I looked for a while and could not find a specific ARS code that states the driver of a vehicle has to be identified. But in nearly every statute, the text for a violation will state “A Person is guilty of…..”. So in other words, A person is not guilty of speeding if their vehicle is found to be on a roadway and exceeding the speed limit. The violation is atributable to the driver of the vehicle.

      In comparison, you have city codes for Phoenix that are violations that are not attributable to a driver, but to the owner.

      Phoenix City Code
      Sec. 36-133. Presumption in reference to illegal parking

      …the person in whose name such vehicle is registered shall be prima facie responsible for such violation and subject to a civil sanction therefor.

      So looking at this example, it appears that unless specifically stated, a violation is attributable to the driver of the vehicle. And the states listed all do not have specific city codes, or state laws, that state the vehicle owner is responsible for a photo violation. So until a law is made that states that a photo violation is given to the vehicle and the owner is responsible, they will have to keep photographing the driver for identity purposes.

  5. I'm Back says:

    I think it should be a point of contention that Redflex actually has GOALS for how many tickets are issued. Are they even pretending that this is about safety anymore?

    Just come out and say it already mates! It’s about the money. How many more hints are you going to drop on us?

    Universal Truth: When somebody emphatically states, over and over again that “it’s not about the money,” it’s definitely about the money.

  6. guttersn1pe says:

    “That distinction means DPS officers have to match the photo of the speeder with one on a driver’s license”.

    I’ll just come out and say that’s a lie. They don’t match it. With the hundreds of thousands of violations issued, the burden of pulling individual driver’s license photos and comparing them to the violation photo would be overwhelming.

    Best case, they briefly scan for a picture that’s not obscured by another car. They slap an electronic signature on it and send it out. There’s no other way to explain the numerous gender discrepancies (I’m personally been a victim of this one), vehicle discrepanices, etc.

    After all, they don’t have to personally deal with any of the aftermath for incorrect violations being sent out. It’s the courts and the victims who need to waste their time.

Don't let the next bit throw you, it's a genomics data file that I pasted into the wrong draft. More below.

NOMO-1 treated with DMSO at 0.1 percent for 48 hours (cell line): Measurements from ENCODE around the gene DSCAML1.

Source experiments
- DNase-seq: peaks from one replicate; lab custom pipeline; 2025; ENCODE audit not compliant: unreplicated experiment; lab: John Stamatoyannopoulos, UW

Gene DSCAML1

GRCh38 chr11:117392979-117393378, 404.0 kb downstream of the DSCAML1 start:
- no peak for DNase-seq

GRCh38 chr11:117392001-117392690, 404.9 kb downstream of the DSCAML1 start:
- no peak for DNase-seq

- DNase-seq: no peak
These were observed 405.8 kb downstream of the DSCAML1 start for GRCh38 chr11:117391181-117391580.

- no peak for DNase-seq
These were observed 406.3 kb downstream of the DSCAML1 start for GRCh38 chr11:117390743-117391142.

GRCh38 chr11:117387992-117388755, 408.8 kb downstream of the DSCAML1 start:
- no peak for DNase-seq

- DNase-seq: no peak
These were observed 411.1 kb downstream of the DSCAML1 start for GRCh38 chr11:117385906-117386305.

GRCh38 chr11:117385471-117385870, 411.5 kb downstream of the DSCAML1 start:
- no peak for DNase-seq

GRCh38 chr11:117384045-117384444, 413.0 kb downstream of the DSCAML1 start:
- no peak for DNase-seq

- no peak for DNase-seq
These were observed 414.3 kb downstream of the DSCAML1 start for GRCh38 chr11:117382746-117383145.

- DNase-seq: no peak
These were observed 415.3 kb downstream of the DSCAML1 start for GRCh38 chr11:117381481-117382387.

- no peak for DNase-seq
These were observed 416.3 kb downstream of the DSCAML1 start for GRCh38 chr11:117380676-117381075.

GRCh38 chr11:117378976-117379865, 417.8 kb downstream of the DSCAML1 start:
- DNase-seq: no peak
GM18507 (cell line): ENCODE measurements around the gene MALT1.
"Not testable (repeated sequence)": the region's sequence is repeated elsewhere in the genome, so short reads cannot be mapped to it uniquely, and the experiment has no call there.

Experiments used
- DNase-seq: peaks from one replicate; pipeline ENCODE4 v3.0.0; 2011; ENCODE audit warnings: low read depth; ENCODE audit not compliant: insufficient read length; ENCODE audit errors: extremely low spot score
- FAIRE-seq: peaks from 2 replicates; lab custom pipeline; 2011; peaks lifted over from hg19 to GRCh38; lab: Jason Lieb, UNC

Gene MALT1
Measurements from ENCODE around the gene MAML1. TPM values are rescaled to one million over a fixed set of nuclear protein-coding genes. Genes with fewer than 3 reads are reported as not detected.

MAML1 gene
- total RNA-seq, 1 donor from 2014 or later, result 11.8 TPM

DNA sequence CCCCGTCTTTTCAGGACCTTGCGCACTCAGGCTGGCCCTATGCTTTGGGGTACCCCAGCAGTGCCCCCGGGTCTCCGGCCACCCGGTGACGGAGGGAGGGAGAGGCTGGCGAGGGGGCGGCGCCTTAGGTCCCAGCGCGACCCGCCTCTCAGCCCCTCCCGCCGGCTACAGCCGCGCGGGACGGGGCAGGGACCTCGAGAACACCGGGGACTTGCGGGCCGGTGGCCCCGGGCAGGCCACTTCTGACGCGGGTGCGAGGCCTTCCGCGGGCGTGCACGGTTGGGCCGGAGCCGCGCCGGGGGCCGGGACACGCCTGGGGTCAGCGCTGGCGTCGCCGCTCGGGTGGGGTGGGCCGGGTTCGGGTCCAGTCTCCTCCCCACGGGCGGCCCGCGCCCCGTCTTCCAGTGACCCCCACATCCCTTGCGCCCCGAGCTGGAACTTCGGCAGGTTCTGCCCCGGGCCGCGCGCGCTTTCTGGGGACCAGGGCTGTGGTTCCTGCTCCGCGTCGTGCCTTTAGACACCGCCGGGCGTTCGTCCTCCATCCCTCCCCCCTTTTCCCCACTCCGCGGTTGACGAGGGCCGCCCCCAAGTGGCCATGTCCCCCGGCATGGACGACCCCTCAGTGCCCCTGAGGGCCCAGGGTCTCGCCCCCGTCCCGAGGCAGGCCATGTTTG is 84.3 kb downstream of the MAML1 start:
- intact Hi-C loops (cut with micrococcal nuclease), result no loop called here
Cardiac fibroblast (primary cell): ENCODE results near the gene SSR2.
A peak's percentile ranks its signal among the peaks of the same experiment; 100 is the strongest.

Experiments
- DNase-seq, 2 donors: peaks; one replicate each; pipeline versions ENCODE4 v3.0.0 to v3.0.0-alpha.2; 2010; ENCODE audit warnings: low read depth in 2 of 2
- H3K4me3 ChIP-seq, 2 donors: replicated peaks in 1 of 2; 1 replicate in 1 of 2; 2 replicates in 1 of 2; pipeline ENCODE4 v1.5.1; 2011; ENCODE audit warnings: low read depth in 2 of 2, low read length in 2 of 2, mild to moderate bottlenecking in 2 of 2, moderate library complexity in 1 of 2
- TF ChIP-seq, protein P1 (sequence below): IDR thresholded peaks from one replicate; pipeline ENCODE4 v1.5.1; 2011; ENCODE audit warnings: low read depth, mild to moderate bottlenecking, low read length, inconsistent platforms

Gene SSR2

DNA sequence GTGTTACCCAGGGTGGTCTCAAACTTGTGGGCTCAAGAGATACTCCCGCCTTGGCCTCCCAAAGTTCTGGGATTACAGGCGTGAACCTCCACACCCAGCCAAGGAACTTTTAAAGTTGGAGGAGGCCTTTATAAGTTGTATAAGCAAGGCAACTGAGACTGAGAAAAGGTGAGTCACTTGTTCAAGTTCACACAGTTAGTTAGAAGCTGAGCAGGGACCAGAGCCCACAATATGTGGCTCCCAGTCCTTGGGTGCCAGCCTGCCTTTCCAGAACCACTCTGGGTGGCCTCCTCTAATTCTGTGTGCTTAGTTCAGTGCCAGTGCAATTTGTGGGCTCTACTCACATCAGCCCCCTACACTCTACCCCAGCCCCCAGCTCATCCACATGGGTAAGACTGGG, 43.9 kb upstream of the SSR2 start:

7. joseph says:

    There’s not a single person who has ever driven a car who hasn’t sometimes looked down at their speedometer and realized they were traveling too fast (including RedFlex employees and cops on the job) and backed off their speed. If you happen to be doing that near a camera, then they will take your money. Simple. Yes people, it IS about the money but even that realization is not enough to get your ass ‘off the couch’ as it were and do something about those ATM machines.
    “Automated citations”!
    Only in America. . . .

    • Law A. BidingTroll says:

      cause joseph you have attended:

      ___ # of signature gatherings -0-

      and

      ___ # of sign danglings -0-

      please feel free to write the corresponding number !! the total i think you may have attended is off to the right

  8. Sam Tanner says:

    In June of 2009 I was driving in Pima county, and being tailgated by an idiot on a cell phone, and reading some type of papers. The highway I was on did not have speed limit coordinated traffic lights, and driving the speed limit I was stopped at every light. After almost rear ended at a couple of lights, I watched ahead and accelerated to make a light to get ahead of him, and then eased off the throttle. Not soon enough. I was photographed at 11 mile over, sent a ticket through the mail, and informed I could take an on line traffic school for $192.00, and the violation would not go against my driving record and thus not raise my insurance. The traffic school was a joke. After the first few minutes on line I knew it was all about the money. In other words, a speed trap without an officer being present. True, I was speeding, but after being rear ended on two other occasions I will pay a traffic ticket before I’ll repeat the experience. The thing that irked me was that if an officer had been present, the tailgater would have been ticketed in place of me. But the state is low on money so we get to pay for the short fall. Be glad you aren’t in England. Everything you do is photographed there, and you can’t even defend yourself. That may be coming here next if we don’t stand our ground.

  9. This site is pure gold, and here in Oregon/California the state has now jumped on this illegal surveillance bandwagon by teaming up with ODOT/DMV to have you pay your extortion fee in order to get you pretended “License” reinstated. (Google the legal term of “Driving”) I would love to team up here and continue educating people of the states PURE FRAUD.
    www, Legal.Defensibleperimeters.com